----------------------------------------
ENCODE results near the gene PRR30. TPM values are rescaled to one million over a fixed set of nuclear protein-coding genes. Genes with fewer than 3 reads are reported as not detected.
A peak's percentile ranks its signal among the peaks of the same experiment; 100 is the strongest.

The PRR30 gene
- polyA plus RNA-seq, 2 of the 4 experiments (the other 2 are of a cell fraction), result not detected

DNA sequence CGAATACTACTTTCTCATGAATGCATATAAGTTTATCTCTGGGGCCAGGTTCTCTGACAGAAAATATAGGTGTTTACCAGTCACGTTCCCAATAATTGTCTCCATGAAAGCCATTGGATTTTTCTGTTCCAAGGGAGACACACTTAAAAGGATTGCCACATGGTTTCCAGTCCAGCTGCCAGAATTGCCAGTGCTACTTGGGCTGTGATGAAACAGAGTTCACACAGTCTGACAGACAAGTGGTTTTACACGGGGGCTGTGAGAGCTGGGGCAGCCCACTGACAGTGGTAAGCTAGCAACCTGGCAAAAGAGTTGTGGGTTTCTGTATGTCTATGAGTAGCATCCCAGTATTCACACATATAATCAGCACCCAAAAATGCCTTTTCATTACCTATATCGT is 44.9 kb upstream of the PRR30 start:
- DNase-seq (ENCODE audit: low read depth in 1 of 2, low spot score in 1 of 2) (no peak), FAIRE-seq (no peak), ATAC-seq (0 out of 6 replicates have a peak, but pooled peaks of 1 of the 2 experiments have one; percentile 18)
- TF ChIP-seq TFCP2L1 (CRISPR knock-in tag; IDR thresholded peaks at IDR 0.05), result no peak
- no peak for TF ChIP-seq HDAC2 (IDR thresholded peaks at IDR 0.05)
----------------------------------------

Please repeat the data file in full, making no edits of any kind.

ENCODE results near the gene PRR30. TPM values are rescaled to one million over a fixed set of nuclear protein-coding genes. Genes with fewer than 3 reads are reported as not detected.
A peak's percentile ranks its signal among the peaks of the same experiment; 100 is the strongest.

The PRR30 gene
- polyA plus RNA-seq, 2 of the 4 experiments (the other 2 are of a cell fraction), result not detected

DNA sequence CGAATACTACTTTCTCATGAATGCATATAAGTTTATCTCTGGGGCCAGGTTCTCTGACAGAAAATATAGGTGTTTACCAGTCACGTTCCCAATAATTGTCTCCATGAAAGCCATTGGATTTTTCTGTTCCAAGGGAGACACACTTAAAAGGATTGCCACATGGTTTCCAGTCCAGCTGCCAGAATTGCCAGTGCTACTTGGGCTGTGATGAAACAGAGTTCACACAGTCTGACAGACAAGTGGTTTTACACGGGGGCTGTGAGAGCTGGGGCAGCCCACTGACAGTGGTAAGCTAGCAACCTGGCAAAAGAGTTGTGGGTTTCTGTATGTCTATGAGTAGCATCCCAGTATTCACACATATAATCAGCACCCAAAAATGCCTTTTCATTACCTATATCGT is 44.9 kb upstream of the PRR30 start:
- DNase-seq (ENCODE audit: low read depth in 1 of 2, low spot score in 1 of 2) (no peak), FAIRE-seq (no peak), ATAC-seq (0 out of 6 replicates have a peak, but pooled peaks of 1 of the 2 experiments have one; percentile 18)
- TF ChIP-seq TFCP2L1 (CRISPR knock-in tag; IDR thresholded peaks at IDR 0.05), result no peak
- no peak for TF ChIP-seq HDAC2 (IDR thresholded peaks at IDR 0.05)